I personally chose this field of nursing to help expand the transplant services within our community and to assist in offering the best care possible for the patients that we receive. We all work closely together and have our own roles to make the procedure come together as a whole. We have a growing presence in our community, and, as a healthcare team, we are proud to be a part of the transplant program.

What are the biggest challenges of your job?

One of the biggest challenges of my job includes seeing the patient immediately before surgery. This is always an emotional time for them, and as nurses, we are able to comfort and sympathize with them at the bedside before the procedure begins. We are constantly in close contact with family members during the procedure to keep them involved and are available for their support as well.

What are the greatest rewards?

On the other side of the coin, the greatest reward as a transplant nurse in the operating room is seeing the patients after the procedure is complete–witnessing their joy and appreciation for this gift of life. For example, after one of our kidney transplant recipients had been brought to the Intensive Care Unit and woke up, the patient began to cry out of joy when they saw they were making their own urine for the first time in over a year. Knowing that our team has played an integral part in such a big milestone for their health is a great feeling.

What would you say to someone considering this type of nursing work?

To someone considering this type of work I would say, “Go for it!” It is a rewarding experience and allows you to work with many different departments and specialties, all of which have one common goal in mind. I believe compassion, attention to detail, organization, highly developed communication skills, and transplant-specific education are needed for this type of nursing work.

Is there anything I haven’t asked you about being a transplant nurse that is important for people to know?

One other thing that I would add is the involvement with our local population. The Transplant Institute of Florida at Largo Medical Center works with Life Link and other organizations to support community-centered events and education regarding donation and transplantation. These events help to strengthen our presence and help reach out to people in need.

Celebrate Transplant Nurses Day on April 19

Celebrate Transplant Nurses Day on April 19

The International Transplant Nurses Society sponsors the Transplant Nurses Day on April 19 this year, and the organization offers some great tips and suggestions for celebrating the day.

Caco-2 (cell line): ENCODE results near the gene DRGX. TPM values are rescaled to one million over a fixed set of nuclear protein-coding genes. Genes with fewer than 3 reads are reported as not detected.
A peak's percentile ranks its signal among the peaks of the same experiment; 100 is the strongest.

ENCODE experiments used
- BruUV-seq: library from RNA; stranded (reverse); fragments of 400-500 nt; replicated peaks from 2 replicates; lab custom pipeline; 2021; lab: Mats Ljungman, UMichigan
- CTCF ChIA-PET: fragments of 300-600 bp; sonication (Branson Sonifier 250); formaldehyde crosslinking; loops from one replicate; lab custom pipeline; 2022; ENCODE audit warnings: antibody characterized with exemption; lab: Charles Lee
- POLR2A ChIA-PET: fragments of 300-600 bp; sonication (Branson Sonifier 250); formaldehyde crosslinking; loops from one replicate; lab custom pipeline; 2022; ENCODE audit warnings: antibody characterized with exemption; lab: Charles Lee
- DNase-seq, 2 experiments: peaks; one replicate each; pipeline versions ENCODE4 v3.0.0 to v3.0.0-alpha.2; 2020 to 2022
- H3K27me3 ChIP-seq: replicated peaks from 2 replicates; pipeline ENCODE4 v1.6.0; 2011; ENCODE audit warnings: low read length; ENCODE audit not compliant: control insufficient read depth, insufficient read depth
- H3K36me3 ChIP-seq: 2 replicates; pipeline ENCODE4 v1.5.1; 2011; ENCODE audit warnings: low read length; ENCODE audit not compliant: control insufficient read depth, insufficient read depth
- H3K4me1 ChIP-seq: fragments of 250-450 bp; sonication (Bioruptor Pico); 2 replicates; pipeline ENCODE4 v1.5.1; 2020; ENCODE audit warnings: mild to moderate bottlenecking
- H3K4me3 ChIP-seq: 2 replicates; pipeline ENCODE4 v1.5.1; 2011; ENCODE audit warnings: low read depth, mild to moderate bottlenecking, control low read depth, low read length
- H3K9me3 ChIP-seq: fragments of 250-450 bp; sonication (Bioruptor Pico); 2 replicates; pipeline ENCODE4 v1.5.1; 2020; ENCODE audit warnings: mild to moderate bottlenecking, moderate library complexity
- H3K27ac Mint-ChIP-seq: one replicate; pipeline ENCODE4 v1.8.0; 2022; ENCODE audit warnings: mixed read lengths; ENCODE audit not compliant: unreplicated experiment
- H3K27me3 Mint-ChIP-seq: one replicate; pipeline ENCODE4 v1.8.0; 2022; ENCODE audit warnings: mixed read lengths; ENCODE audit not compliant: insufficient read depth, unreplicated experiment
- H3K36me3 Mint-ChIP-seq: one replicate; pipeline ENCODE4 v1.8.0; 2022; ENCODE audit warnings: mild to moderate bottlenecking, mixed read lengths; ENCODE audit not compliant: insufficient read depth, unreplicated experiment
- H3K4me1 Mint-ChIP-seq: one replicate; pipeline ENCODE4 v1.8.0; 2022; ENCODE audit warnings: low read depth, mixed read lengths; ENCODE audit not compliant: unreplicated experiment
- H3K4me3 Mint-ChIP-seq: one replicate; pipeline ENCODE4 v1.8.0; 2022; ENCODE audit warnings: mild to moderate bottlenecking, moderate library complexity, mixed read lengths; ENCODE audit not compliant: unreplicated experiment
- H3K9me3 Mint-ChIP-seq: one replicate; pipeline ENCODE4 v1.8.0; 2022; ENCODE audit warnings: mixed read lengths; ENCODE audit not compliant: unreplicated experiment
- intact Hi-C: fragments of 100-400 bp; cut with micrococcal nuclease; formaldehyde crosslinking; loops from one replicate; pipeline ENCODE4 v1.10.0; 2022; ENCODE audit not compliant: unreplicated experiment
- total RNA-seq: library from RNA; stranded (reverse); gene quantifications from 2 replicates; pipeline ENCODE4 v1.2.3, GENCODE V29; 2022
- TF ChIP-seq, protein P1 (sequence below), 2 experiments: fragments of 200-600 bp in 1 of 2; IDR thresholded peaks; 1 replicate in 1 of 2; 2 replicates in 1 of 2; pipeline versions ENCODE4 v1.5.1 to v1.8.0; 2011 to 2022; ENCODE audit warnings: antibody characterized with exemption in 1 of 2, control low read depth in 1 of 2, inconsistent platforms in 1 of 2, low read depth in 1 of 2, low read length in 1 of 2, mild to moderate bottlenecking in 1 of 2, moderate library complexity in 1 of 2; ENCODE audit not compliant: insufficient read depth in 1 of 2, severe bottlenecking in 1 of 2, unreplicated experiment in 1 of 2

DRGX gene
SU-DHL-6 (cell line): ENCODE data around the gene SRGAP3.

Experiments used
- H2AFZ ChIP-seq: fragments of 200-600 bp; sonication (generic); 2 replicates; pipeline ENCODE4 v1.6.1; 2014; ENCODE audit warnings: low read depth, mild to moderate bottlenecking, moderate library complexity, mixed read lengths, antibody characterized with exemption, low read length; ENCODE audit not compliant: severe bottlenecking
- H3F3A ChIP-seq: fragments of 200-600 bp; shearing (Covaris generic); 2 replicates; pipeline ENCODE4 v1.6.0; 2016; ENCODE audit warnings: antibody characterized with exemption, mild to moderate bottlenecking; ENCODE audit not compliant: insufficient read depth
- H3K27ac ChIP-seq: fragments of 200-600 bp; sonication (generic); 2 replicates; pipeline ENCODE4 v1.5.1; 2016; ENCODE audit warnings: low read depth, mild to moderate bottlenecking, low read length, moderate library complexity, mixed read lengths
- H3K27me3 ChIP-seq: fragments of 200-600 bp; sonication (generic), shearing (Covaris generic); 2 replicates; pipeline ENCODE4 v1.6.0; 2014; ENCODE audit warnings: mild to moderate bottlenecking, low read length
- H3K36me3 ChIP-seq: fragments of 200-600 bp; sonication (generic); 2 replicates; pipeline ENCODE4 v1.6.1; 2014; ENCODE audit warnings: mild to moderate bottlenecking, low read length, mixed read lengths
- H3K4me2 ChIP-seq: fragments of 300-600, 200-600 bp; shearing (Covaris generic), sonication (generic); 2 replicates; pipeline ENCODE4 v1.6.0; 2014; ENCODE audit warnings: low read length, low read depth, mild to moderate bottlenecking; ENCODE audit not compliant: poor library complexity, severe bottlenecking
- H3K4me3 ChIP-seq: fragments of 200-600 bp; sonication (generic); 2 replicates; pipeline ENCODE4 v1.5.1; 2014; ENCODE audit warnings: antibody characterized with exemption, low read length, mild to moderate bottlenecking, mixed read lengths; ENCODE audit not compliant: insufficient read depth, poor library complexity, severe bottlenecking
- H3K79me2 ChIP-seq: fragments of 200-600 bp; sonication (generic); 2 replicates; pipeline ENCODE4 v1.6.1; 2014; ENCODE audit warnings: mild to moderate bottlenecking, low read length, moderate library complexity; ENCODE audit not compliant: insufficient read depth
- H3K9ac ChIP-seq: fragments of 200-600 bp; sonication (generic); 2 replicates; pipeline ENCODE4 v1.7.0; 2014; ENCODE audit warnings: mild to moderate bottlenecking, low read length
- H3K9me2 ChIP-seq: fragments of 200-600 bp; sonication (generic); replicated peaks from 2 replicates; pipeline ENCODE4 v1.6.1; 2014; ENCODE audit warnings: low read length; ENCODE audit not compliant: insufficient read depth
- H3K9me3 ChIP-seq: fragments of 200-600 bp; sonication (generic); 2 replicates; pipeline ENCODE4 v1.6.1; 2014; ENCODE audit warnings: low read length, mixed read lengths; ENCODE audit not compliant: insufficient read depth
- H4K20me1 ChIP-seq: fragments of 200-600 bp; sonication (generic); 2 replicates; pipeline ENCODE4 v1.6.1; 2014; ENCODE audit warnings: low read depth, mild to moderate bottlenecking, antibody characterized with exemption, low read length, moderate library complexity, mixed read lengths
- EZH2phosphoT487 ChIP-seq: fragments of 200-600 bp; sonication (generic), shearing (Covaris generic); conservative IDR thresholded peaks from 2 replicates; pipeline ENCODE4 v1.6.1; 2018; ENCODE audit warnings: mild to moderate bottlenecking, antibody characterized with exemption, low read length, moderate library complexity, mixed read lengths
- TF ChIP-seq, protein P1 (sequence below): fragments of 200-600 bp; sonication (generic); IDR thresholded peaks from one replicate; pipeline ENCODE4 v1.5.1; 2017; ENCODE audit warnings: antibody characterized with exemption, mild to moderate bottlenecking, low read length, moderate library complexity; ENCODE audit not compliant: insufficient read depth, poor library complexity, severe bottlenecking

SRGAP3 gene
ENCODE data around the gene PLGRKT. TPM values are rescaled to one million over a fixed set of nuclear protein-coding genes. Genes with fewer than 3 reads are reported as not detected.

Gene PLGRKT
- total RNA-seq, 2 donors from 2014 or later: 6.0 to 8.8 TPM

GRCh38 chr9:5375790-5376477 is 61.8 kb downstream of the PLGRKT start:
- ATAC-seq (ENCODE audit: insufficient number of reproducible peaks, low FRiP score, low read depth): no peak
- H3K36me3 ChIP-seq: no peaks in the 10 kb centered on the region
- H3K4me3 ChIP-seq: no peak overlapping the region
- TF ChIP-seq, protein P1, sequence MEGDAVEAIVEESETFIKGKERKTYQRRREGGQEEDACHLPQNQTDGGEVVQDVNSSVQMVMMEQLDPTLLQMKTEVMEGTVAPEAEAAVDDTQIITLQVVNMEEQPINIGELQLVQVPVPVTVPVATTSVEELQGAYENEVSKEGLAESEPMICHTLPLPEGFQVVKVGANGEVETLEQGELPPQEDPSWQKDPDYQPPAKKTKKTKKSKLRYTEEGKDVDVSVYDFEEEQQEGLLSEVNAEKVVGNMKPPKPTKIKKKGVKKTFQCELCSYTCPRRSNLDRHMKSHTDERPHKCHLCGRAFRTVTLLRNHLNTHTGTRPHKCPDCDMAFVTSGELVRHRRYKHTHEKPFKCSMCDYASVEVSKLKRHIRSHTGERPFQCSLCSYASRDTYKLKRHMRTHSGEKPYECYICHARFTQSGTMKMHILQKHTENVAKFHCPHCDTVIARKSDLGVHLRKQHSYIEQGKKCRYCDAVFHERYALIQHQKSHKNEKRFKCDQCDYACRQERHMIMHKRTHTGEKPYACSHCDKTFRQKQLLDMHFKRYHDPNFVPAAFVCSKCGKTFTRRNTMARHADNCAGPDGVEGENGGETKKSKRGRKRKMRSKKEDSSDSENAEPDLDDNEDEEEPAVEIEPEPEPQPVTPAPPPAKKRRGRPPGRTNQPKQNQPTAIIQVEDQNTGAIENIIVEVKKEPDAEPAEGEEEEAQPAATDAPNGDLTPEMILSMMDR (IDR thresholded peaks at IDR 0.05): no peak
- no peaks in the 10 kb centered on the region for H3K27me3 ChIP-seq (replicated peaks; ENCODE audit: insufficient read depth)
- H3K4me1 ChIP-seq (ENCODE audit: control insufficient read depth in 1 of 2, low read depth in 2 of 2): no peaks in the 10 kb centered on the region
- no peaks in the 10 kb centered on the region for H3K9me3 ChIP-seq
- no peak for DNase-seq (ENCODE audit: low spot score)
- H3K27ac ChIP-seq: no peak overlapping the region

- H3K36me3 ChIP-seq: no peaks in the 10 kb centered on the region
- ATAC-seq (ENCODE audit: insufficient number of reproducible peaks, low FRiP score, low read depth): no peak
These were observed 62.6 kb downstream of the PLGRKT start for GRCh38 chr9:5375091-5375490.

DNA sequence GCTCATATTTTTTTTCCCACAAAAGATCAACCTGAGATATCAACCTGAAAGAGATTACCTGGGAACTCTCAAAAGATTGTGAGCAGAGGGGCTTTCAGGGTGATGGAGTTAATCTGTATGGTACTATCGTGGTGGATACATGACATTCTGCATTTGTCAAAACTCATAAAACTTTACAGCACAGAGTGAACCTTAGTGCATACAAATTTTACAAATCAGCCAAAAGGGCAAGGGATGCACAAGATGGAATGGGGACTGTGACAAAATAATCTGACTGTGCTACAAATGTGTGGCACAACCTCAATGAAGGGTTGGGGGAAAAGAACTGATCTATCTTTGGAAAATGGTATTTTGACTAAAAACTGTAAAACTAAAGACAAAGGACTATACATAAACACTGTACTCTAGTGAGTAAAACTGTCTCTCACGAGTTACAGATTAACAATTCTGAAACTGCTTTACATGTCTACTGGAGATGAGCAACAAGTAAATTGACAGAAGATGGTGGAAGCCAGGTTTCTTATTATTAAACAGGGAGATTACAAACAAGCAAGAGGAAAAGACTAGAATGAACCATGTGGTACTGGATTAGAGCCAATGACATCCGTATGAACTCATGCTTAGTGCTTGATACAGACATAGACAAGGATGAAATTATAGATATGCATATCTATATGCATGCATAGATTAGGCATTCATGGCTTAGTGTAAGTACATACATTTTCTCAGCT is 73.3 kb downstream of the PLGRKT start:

Transplant nurses specialize in the care of people who are undergoing or have had transplant surgery of solid organs. Since 2006, the ITNS has helped honor nurses who are committed to this branch of nursing by recognizing their efforts and their skill on the third Wednesday of every April.

The transplant nurses on staff work with a distinct population and help patients through all phases of care. They are there to help both the sickest patients awaiting transplant surgery and the healthy live donors, and assist during the procedures. Transplant nurses also work closely with patients and their families post-surgery to ensure everything goes as smoothly as possible and to monitor for any complications such as organ rejection.

During this year’s Transplant Nurses Day, take a few tips from the ITNS and shower your transplant nurses with some extra love. Like with many other holidays to celebrate a specific field of nursing, the celebration to honor a group is what makes it special.

A luncheon or a gathering with cake and coffee is always a nice break in the day and a good way to say thanks. This is a great time to call out some nurses who have gone above and beyond their job duties and give them a small gift like a gift card to a local shop or coffee store they love. Personal thank you notes are also always appreciated.

In keeping with the ITNS mission, spreading education about transplant nurses and what they do is important. Invite local and state legislators to come hear a presentation in the near future about this profession. If you’re a transplant nurse, see if your team will take the time to make a presentation to a local school or library to teach others about what you do.

If transplant nursing sounds like something you would like to do, you’ll need to obtain your RN and then gain experience in critical care and surgical units. You need to be certified with a Transplant Nurses Certification through the American Board for Transplant Certification. As the field is so fast-paced, keeping up with the latest cutting-edge research and outcomes will become part of your job duties.